That album, and Bowie's transformation into an outlandish extraterrestrial rock star changed music forever. It was an album that delivered on a promise that rock and roll had always hinted at to its fans, but had never been so fully realized - That it was OK to be a weirdo or an outsider. Fans of Ziggy Stardust were emboldened with the knowledge that breaking from the herd and presenting themselves in unconventional ways was not only allowed, but a form of freedom that one should aspire to. Bowie's early '70s persona broke down and challenged societal ideas about sexuality and gender. It gave countless young people music to live by and the security in knowing that they were not alone, no matter how strange their families and neighbor's might think they were. David Bowie planted the seeds for so many others to come, inspiring innumerable punks, goths, and rockers who would find inspiration in his Ziggy Stardust era music and image. Every young dude whose ever slathered on makeup owes Bowie a huge debt of gratitude whether he knows it or not. Every weird kid whose had fun freaking out his or her parents by aping Marilyn Manson's look should salute David Bowie, as should Manson himself.

Most musical artists are fortunate to experience one  "golden age", and they tend to stick with whatever worked during it for the remainder of their careers. David Bowie could've rolled along with his Ziggy Stardust image for several more years, before the public's interest would've burned itself out, but he didn't do that. He famously announced the band's retirement at a 1973 concert at the Hammersmith Odeon, shocking fans in attendance, and around the world as the news quickly spread. But Bowie didn't retire from music, he instead shifted gears, and explored new musical and artistic styles over the following years. David Bowie was one of the few artists to ever create multiple personas and to find success playing very different types of music throughout his lengthy career. Most artists that try major changes in their image or music lose fans and get laughed at, but Bowie excelled at reinventing himself many times over, and kept his music interesting to millions of fans.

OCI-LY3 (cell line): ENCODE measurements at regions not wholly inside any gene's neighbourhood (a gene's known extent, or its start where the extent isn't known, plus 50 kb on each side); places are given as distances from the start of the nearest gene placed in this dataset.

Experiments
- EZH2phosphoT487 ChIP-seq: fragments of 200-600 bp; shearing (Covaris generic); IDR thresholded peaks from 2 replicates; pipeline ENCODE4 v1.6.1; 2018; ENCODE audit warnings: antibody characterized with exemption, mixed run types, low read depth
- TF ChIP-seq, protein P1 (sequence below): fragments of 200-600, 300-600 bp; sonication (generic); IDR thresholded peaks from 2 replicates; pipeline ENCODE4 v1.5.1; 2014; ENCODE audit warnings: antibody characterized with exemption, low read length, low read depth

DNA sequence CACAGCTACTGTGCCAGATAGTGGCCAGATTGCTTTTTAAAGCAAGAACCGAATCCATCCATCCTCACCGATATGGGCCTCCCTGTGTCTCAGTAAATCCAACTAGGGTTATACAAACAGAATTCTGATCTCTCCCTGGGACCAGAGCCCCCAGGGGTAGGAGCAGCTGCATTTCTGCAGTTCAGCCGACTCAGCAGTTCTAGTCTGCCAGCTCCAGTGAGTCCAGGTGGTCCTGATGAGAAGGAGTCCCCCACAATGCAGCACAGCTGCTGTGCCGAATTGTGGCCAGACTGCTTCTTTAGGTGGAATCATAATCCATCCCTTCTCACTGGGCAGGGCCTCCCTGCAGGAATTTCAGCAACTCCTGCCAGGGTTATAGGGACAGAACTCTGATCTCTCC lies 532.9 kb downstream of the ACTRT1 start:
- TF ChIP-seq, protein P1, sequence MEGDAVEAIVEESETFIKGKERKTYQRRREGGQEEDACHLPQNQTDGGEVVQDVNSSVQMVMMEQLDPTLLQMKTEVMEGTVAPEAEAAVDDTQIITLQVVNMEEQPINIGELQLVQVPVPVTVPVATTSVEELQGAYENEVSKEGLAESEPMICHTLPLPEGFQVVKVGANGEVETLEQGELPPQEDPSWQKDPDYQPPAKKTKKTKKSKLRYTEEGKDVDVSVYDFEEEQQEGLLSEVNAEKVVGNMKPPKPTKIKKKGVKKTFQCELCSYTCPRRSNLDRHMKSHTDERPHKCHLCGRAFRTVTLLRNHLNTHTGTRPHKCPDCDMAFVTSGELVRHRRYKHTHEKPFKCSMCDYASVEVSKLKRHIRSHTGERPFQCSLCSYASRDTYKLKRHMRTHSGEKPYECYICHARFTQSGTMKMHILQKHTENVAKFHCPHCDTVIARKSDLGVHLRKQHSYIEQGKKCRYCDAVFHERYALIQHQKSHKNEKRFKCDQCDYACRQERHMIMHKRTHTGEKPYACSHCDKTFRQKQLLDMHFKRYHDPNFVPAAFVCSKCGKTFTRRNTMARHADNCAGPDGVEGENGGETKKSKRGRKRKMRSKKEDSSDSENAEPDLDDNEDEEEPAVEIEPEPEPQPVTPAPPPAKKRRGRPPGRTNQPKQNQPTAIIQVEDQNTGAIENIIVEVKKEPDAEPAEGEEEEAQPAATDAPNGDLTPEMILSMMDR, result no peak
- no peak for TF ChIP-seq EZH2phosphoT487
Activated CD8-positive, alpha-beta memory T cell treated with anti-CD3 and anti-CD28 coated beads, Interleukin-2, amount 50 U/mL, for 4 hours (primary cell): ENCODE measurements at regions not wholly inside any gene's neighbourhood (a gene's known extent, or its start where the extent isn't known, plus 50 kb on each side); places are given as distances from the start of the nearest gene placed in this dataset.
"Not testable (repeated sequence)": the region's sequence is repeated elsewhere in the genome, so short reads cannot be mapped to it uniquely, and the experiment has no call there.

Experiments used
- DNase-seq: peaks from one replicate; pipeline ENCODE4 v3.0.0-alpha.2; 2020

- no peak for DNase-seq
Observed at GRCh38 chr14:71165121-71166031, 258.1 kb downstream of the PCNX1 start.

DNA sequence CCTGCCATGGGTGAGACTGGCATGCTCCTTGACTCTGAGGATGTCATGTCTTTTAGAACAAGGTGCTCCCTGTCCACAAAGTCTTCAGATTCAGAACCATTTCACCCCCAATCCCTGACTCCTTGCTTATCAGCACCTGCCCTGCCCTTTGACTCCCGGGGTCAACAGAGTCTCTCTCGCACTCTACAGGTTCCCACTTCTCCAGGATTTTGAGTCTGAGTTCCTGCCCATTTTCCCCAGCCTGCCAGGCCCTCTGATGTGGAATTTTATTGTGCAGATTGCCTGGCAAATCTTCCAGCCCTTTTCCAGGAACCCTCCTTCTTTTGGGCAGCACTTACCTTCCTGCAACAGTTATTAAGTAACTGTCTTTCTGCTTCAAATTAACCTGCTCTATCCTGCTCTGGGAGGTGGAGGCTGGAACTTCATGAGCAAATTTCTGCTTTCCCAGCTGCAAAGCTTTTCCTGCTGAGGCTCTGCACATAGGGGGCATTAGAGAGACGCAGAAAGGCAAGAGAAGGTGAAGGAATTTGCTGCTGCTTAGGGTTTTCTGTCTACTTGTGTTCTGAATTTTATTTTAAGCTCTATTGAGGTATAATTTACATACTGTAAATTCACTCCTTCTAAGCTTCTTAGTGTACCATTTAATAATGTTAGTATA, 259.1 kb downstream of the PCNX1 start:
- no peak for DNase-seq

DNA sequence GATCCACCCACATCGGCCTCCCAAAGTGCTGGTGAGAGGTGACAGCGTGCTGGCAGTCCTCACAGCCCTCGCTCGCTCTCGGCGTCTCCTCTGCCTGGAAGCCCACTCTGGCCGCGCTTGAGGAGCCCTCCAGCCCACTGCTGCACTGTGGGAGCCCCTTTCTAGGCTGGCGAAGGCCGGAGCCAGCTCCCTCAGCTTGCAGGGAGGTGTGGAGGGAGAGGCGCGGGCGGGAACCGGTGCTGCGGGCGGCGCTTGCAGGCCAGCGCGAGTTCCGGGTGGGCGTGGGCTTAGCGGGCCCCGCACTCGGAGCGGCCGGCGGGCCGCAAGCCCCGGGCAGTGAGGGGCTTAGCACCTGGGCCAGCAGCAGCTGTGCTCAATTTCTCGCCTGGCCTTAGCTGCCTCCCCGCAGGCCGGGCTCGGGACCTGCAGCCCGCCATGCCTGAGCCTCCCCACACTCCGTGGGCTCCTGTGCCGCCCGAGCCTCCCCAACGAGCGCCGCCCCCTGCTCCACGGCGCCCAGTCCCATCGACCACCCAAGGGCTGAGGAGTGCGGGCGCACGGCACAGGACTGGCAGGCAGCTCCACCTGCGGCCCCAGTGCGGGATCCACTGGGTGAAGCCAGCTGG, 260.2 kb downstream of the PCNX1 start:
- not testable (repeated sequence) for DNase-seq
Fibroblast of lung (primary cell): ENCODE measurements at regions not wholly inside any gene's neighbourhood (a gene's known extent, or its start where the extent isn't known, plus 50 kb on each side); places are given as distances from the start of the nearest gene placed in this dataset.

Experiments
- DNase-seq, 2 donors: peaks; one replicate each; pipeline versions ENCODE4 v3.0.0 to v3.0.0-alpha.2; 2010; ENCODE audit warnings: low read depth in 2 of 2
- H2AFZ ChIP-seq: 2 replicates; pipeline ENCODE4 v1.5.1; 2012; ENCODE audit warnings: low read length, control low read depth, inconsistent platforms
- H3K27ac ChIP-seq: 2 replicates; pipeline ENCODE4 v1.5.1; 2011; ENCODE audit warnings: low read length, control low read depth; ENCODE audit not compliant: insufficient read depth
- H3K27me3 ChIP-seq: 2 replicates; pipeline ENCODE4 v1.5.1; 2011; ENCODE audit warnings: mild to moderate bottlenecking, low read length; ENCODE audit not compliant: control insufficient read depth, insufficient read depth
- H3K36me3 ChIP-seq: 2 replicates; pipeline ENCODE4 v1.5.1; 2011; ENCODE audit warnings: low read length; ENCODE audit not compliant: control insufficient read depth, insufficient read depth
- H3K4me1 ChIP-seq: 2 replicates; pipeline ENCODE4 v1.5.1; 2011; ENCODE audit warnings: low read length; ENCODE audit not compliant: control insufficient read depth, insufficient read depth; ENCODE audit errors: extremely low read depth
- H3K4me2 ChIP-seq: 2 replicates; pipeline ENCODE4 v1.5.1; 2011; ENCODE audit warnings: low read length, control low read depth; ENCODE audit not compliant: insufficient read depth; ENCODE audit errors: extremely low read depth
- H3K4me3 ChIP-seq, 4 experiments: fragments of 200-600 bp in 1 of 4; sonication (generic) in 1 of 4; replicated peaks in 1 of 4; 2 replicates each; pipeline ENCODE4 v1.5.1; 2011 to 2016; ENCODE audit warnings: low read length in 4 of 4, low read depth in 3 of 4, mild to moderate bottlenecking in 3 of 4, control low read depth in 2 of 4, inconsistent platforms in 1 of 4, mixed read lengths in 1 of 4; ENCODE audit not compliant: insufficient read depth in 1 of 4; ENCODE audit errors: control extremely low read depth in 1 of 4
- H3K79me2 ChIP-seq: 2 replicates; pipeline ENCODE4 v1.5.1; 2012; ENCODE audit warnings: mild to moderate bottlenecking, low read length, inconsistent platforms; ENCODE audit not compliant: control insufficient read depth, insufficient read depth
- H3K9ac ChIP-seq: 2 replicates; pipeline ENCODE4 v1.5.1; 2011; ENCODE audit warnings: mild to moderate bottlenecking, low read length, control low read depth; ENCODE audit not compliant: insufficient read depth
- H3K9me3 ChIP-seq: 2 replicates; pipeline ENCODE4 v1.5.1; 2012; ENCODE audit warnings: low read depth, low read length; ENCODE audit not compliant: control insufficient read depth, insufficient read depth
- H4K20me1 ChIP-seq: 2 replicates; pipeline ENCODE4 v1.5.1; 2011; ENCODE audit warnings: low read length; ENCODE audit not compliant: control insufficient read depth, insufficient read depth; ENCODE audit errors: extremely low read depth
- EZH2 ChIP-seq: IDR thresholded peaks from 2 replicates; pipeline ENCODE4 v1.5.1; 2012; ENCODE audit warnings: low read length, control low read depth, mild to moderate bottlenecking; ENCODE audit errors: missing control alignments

He was also an artist and actor, and his acting career in particular is interesting. Far from being made up entirely of cameos of himself (Although he did a few of those, and some are brilliant), Bowie's acting was not the typical case of a famous musician appearing in one or two movies before giving up on films. Instead,  Bowie has a long list of film roles that is as notable as that of many professional actors. He took that stuff seriously, and it showed in his performances. Over the years he played everything from a stranded alien in 1976's "The Man Who Fell To Earth", to a doomed vampire in "The Hunger", Pontius Pilate in "The Last Temptation Of Christ", Jareth the Goblin King in "Labyrinth", and Nikola Tesla in "The Prestige". I know as many people who enjoyed his career as an actor as much as his music, and few other artists can claim such an accomplishment.

David Bowie may not have stolen the world like the character in his old song, but he changed it a whole lot, and he will be sorely missed.